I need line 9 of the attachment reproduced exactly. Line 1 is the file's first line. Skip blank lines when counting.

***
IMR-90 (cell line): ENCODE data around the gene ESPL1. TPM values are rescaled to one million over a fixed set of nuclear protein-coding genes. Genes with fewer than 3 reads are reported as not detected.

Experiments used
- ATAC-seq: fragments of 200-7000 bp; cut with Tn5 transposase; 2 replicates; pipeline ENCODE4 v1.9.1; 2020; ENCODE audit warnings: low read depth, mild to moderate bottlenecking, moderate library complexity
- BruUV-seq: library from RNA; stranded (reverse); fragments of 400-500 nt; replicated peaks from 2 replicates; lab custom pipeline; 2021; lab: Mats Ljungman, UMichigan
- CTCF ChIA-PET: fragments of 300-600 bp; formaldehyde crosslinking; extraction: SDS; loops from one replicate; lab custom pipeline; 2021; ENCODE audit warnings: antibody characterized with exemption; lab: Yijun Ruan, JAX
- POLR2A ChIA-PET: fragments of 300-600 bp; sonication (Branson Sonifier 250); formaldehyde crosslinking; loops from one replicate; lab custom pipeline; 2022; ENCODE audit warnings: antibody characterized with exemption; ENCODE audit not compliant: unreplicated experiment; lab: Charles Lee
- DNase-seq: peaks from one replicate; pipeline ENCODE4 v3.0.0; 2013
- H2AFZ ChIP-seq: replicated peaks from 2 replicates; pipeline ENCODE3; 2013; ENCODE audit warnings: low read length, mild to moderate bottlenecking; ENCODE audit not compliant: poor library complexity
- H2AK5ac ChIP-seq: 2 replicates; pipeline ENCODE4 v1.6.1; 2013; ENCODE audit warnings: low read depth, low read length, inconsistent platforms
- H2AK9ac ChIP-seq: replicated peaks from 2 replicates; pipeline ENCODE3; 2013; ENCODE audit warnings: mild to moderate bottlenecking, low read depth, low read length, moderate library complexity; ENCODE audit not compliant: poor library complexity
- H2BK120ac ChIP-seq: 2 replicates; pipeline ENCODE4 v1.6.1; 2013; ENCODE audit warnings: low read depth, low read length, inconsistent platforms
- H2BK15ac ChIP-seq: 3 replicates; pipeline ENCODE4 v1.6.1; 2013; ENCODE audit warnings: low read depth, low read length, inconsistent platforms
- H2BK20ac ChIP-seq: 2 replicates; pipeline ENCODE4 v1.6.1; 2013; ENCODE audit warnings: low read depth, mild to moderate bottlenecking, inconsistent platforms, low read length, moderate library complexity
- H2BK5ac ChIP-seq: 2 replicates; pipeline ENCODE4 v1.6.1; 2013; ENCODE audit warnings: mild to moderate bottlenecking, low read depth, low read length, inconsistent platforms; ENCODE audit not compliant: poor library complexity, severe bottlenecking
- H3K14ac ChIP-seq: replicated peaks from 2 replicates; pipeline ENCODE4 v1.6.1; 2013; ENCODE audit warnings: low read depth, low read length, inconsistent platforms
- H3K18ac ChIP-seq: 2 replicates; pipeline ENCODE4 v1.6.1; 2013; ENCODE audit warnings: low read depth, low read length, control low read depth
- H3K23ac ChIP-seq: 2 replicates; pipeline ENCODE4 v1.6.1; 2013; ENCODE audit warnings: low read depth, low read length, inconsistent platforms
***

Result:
- H2AK5ac ChIP-seq: 2 replicates; pipeline ENCODE4 v1.6.1; 2013; ENCODE audit warnings: low read depth, low read length, inconsistent platforms